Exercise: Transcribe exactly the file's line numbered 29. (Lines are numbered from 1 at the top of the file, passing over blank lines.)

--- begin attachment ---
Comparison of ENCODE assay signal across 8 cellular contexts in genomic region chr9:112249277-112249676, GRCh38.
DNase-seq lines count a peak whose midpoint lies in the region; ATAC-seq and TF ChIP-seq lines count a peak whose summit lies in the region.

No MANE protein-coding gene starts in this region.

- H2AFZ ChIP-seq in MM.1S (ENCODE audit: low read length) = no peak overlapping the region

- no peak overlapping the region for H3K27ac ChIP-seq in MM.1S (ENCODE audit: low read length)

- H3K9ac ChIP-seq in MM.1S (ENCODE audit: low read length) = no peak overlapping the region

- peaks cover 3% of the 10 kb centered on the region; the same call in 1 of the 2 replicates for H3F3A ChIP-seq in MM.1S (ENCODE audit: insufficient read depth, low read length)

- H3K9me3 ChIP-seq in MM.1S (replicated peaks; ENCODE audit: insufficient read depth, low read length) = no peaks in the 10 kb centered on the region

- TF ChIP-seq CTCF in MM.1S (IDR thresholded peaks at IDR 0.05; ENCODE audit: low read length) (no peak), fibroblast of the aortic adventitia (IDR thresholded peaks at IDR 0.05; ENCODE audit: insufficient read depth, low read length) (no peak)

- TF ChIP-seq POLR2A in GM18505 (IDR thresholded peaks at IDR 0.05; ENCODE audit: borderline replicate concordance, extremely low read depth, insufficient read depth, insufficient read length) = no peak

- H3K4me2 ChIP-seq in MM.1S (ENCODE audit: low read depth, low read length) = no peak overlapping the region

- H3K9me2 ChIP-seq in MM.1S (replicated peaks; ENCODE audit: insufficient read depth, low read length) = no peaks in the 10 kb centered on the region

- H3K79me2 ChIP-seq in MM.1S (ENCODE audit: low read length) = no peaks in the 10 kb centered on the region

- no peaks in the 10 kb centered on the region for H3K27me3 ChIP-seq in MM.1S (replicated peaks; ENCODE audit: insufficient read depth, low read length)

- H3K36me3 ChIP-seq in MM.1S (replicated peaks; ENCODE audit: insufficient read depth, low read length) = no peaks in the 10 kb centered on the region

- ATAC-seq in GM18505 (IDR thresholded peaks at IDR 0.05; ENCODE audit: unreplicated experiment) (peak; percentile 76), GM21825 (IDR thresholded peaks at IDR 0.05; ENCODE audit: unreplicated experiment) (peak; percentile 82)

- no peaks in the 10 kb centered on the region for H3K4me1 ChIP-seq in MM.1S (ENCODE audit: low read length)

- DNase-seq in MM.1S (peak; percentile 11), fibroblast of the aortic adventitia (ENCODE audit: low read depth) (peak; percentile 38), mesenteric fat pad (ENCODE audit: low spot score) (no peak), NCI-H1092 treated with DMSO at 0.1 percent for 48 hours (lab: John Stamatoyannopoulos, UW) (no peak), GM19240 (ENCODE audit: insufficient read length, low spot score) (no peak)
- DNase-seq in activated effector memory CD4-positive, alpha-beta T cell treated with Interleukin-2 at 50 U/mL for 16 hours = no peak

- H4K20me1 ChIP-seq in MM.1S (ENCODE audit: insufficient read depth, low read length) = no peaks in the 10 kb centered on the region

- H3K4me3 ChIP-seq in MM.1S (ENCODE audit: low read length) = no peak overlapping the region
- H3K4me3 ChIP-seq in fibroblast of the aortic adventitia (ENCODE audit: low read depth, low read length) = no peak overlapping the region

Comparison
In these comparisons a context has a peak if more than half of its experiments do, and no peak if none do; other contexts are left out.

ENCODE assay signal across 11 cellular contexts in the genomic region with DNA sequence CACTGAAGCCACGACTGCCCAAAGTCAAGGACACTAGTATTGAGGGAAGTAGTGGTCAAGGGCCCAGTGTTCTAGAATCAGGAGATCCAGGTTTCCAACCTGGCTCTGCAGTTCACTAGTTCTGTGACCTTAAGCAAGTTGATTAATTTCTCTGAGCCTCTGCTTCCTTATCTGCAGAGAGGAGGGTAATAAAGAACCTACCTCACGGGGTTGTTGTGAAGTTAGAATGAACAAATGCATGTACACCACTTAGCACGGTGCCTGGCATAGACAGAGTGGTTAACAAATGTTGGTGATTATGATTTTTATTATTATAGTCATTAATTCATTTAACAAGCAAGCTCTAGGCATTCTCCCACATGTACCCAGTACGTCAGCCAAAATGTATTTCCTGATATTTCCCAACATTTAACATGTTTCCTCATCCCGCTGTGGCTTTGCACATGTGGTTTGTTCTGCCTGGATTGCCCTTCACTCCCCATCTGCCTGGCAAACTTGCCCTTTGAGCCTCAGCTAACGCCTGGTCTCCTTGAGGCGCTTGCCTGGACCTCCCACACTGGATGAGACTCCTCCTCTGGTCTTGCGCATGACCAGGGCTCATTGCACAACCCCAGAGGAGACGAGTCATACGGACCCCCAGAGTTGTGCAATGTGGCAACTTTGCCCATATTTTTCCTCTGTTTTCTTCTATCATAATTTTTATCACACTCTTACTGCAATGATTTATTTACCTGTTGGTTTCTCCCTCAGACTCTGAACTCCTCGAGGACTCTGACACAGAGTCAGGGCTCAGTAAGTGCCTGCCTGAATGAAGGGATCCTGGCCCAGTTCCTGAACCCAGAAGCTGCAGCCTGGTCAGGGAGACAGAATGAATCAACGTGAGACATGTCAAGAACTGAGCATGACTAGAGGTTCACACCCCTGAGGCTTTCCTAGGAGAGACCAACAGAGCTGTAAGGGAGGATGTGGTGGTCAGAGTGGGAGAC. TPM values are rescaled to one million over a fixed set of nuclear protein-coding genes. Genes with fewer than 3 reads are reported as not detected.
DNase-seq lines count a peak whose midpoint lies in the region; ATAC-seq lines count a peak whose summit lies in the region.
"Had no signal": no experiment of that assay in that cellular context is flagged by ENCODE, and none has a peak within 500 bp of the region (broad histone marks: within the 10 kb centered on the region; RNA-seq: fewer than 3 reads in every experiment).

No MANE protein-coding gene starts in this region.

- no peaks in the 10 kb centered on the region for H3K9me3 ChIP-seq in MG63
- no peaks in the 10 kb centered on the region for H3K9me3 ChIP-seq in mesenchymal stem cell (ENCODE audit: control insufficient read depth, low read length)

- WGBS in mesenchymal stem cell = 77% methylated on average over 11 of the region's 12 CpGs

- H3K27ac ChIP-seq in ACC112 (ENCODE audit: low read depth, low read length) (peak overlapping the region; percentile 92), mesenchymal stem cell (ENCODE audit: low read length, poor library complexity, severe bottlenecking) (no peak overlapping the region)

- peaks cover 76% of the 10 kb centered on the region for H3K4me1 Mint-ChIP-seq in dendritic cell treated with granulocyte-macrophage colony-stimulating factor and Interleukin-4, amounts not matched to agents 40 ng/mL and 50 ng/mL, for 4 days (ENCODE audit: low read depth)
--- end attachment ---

- no peaks in the 10 kb centered on the region for H3K9me3 ChIP-seq in MG63